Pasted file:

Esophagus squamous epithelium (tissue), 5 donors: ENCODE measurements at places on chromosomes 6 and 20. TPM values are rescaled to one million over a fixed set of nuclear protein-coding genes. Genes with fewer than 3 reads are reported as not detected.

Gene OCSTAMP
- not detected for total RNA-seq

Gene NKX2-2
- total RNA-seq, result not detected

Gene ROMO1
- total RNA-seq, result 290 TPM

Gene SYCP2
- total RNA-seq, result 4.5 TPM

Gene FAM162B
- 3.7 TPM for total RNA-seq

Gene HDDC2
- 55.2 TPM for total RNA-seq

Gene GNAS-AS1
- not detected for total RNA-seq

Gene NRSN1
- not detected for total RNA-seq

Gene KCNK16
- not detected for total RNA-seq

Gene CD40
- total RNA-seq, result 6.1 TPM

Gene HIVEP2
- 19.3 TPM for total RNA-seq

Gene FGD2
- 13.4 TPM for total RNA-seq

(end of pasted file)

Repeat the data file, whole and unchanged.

Esophagus squamous epithelium (tissue), 5 donors: ENCODE measurements at places on chromosomes 6 and 20. TPM values are rescaled to one million over a fixed set of nuclear protein-coding genes. Genes with fewer than 3 reads are reported as not detected.

Gene OCSTAMP
- not detected for total RNA-seq

Gene NKX2-2
- total RNA-seq, result not detected

Gene ROMO1
- total RNA-seq, result 290 TPM

Gene SYCP2
- total RNA-seq, result 4.5 TPM

Gene FAM162B
- 3.7 TPM for total RNA-seq

Gene HDDC2
- 55.2 TPM for total RNA-seq

Gene GNAS-AS1
- not detected for total RNA-seq

Gene NRSN1
- not detected for total RNA-seq

Gene KCNK16
- not detected for total RNA-seq

Gene CD40
- total RNA-seq, result 6.1 TPM

Gene HIVEP2
- 19.3 TPM for total RNA-seq

Gene FGD2
- 13.4 TPM for total RNA-seq